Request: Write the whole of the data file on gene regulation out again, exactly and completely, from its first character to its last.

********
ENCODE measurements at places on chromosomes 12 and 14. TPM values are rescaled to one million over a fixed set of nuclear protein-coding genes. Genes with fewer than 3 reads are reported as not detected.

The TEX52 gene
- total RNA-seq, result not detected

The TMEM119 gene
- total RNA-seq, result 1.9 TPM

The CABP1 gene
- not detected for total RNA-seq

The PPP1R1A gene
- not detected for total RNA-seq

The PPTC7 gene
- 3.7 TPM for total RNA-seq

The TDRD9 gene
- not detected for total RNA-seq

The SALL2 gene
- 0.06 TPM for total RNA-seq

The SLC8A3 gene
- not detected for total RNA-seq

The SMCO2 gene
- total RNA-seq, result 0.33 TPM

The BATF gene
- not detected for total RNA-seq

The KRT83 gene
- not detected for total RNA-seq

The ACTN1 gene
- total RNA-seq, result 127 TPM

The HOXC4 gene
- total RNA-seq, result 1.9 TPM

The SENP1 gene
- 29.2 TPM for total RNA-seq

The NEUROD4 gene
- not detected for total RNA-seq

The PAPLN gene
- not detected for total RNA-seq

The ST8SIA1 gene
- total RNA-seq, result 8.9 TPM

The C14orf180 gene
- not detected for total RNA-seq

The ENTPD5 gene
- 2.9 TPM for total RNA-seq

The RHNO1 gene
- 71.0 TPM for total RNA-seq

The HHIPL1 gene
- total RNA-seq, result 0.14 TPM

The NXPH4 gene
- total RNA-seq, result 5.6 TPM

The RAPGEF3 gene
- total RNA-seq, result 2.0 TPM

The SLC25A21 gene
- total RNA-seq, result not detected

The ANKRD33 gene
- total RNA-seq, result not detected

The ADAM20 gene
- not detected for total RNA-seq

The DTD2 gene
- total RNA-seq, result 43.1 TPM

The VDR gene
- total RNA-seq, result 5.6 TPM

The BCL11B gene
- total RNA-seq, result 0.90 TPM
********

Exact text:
ENCODE measurements at places on chromosomes 12 and 14. TPM values are rescaled to one million over a fixed set of nuclear protein-coding genes. Genes with fewer than 3 reads are reported as not detected.

The TEX52 gene
- total RNA-seq, result not detected

The TMEM119 gene
- total RNA-seq, result 1.9 TPM

The CABP1 gene
- not detected for total RNA-seq

The PPP1R1A gene
- not detected for total RNA-seq

The PPTC7 gene
- 3.7 TPM for total RNA-seq

The TDRD9 gene
- not detected for total RNA-seq

The SALL2 gene
- 0.06 TPM for total RNA-seq

The SLC8A3 gene
- not detected for total RNA-seq

The SMCO2 gene
- total RNA-seq, result 0.33 TPM

The BATF gene
- not detected for total RNA-seq

The KRT83 gene
- not detected for total RNA-seq

The ACTN1 gene
- total RNA-seq, result 127 TPM

The HOXC4 gene
- total RNA-seq, result 1.9 TPM

The SENP1 gene
- 29.2 TPM for total RNA-seq

The NEUROD4 gene
- not detected for total RNA-seq

The PAPLN gene
- not detected for total RNA-seq

The ST8SIA1 gene
- total RNA-seq, result 8.9 TPM

The C14orf180 gene
- not detected for total RNA-seq

The ENTPD5 gene
- 2.9 TPM for total RNA-seq

The RHNO1 gene
- 71.0 TPM for total RNA-seq

The HHIPL1 gene
- total RNA-seq, result 0.14 TPM

The NXPH4 gene
- total RNA-seq, result 5.6 TPM

The RAPGEF3 gene
- total RNA-seq, result 2.0 TPM

The SLC25A21 gene
- total RNA-seq, result not detected

The ANKRD33 gene
- total RNA-seq, result not detected

The ADAM20 gene
- not detected for total RNA-seq

The DTD2 gene
- total RNA-seq, result 43.1 TPM

The VDR gene
- total RNA-seq, result 5.6 TPM

The BCL11B gene
- total RNA-seq, result 0.90 TPM